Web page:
Moon interrupted Lillie's thoughts with a smile and an outstretched hand. “C'mon. Dinner, remember?”

Lillie gave Poppo a little scratch on the head, and he fluttered with silent ease into a tree at the edge of the forest ringing the city. Lillie turned and slipped her hand into Moon's.

“You're gonna leave him out here?”

Lillie nodded. “He can take care of himself, and I trust him not to run away or anything.”

Poppo cooed noisily from his perch, as if the very idea was preposterous.

“I should have known you'd be a weird trainer,” Moon said, and before Lillie could ask what that meant she set off at a jog, tugging Lillie along behind her.

Moon clearly knew the streets of Celadon. She weaved through a couple of back alleys, dodging the few pedestrians that were still wandering the streets, and stopped at an unassuming awning between two huge glass storefronts. The bigger shops were closed and the only indication that this one was still open was a simple cardboard sign on the door, a stark contrast to the snazzy neon ones most other places had.

“Is takeout sushi okay?”

Leave it to Moon to only ask now. Lillie liked that about her, though – she thought that they balanced each other out very nicely. When Moon was bullheaded Lillie could be rational, and when Lillie was anxious Moon could be confident.

“I love sushi,” she replied.

“Good, because I made the order in advance days ago.”

Moon was in and out of the restaurant with their order so fast that Lillie hadn't stopped laughing when she returned.

“It's not that funny!” Moon huffed.

“It kind of is,” Lillie said, “I'm sorry!”

As a gesture of apology Lillie took one of the plastic bags filled with takeout containers from Moon so they could hold hands yet again on the way back to the edge of the woods. Lillie decided she liked holding hands – Moon's hands were toasty warm in the cool almost-night air, her fingers slender and dexterous. She tried not to wonder if that meant her own hands were chubby and clammy.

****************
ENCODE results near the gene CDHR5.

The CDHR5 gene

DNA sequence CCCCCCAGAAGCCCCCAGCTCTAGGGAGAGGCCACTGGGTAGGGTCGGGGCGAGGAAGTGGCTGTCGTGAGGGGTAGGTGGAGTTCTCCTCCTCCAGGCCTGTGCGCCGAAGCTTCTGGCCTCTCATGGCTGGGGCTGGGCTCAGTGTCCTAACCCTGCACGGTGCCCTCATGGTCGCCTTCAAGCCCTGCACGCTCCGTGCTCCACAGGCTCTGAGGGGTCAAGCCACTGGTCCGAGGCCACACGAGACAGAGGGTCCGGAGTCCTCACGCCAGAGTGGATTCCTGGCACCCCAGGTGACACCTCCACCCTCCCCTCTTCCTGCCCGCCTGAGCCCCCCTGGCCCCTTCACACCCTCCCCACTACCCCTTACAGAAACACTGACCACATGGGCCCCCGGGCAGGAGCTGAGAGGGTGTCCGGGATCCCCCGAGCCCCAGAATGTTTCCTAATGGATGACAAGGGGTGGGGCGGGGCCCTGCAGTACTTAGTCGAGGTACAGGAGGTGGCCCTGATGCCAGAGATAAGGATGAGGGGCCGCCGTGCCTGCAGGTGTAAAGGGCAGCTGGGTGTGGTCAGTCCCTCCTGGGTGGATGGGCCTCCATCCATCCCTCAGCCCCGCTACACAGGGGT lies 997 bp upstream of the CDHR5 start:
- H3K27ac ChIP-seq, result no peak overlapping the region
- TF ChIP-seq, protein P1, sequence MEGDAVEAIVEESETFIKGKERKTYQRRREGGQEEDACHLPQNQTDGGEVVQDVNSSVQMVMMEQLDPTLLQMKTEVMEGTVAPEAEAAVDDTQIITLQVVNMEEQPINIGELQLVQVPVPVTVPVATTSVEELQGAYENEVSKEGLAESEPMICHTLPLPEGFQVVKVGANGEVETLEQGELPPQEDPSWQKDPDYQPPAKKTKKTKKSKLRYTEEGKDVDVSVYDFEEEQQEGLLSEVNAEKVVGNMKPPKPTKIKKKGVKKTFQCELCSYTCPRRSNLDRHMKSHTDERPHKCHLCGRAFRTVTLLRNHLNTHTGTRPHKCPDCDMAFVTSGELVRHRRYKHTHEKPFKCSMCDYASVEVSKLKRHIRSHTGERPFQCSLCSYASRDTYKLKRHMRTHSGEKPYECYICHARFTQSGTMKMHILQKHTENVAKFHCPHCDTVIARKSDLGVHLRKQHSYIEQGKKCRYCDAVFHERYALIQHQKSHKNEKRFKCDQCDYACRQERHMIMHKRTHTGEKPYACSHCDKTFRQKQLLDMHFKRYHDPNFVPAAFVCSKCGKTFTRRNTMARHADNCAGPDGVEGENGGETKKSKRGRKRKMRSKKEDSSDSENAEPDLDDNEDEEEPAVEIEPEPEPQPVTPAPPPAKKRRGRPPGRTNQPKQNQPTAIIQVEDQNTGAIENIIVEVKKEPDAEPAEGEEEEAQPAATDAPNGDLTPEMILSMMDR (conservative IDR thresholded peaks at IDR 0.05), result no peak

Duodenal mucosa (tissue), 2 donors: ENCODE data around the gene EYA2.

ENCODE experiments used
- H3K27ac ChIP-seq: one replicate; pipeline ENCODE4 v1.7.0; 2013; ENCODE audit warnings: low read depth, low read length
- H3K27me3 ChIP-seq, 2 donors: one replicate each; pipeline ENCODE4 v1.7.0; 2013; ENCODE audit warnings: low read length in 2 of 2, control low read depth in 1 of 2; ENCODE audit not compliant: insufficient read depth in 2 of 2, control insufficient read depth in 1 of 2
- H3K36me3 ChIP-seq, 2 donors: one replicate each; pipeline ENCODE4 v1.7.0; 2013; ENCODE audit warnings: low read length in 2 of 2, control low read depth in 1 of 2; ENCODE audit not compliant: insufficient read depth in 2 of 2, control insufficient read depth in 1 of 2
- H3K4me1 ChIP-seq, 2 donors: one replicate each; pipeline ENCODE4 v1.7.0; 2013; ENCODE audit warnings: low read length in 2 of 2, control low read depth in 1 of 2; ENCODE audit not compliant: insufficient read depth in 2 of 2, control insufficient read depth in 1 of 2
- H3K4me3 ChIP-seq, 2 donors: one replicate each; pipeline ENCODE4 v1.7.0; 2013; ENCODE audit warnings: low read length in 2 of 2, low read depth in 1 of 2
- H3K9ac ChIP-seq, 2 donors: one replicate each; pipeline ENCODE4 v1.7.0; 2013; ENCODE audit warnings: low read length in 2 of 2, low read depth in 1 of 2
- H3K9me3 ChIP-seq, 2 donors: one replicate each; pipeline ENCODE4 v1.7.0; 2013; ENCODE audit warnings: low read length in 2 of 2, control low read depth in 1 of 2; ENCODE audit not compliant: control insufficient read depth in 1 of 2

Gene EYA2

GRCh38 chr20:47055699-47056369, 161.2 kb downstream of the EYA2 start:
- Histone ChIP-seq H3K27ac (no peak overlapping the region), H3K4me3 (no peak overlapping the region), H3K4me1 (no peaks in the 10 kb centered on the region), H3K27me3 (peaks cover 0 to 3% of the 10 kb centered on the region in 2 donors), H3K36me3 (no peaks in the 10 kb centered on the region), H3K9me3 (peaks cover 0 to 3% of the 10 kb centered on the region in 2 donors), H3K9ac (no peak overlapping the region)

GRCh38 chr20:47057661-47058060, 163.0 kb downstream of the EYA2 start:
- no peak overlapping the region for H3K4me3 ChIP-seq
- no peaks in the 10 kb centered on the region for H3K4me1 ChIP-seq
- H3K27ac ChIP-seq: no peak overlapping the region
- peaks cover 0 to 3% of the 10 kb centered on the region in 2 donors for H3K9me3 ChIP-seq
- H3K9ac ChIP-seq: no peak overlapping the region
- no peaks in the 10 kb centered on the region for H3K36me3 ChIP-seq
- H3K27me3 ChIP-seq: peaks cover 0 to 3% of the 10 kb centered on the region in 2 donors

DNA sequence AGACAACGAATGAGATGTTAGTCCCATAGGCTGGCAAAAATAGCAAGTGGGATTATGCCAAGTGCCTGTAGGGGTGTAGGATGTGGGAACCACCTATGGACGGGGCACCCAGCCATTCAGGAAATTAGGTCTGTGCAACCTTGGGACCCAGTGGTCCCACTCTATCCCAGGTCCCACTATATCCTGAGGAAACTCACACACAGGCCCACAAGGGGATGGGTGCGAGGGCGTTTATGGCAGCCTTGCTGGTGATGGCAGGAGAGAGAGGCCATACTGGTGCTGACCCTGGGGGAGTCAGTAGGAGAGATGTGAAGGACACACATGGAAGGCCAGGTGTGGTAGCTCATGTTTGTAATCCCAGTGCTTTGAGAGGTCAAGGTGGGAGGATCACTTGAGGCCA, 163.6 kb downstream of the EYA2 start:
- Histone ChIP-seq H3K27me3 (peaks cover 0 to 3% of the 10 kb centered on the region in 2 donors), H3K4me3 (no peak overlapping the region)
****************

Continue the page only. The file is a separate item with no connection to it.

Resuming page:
“I'd never eaten outside before I came to Kanto,” Lillie said as they settled on the grass and untied their bags of food. “I don't think I ever even sat on the floor to eat before.”

Moon pulled two cans out of her bag – lemonade, Lillie's favourite – and smiled. “It's pretty great, isn't it?”

“I love it! How does food taste so much better this way?”

Moon snapped apart her disposable chopsticks and clapped her hands together eagerly. “I think we need to do some field research on that topic.”

Lillie realized once the first bite was past her lips that she was so hungry it felt like her body was empty right down to her bones. She'd been too anxious to eat very much earlier, and the adrenaline from the Elite Four battles and the excitement from seeing Moon had kept her distracted. It seemed Moon was just as ravenous, because they demolished more than half of the meal in complete silence.

Moon was the first to speak, after sipping at her lemonade and clearing her throat. “I just realized,” she said, “this is kinda our first date, isn't it?”

Lillie swallowed before she was finished chewing and choke-coughed in alarm, a splash of lemonade falling onto her skirt before she could put it down safely.

“Woah, careful!”

“I'm fine,” Lillie wheezed. She was glad she'd stopped wearing bright whites shortly after she arrived in Kanto, but she still didn't want to smell like lemons until her next visit to a laundromat. She reached into her pocket, expecting to find her handkerchief, but her fingers collided with something smooth, hard, and cold.

Of course. The mysterious gift from Agatha. She'd been so surprised she had forgotten it. She fished both it and the handkerchief out and placed the gift in her lap, finally taking a proper look at it as she rubbed at the spill.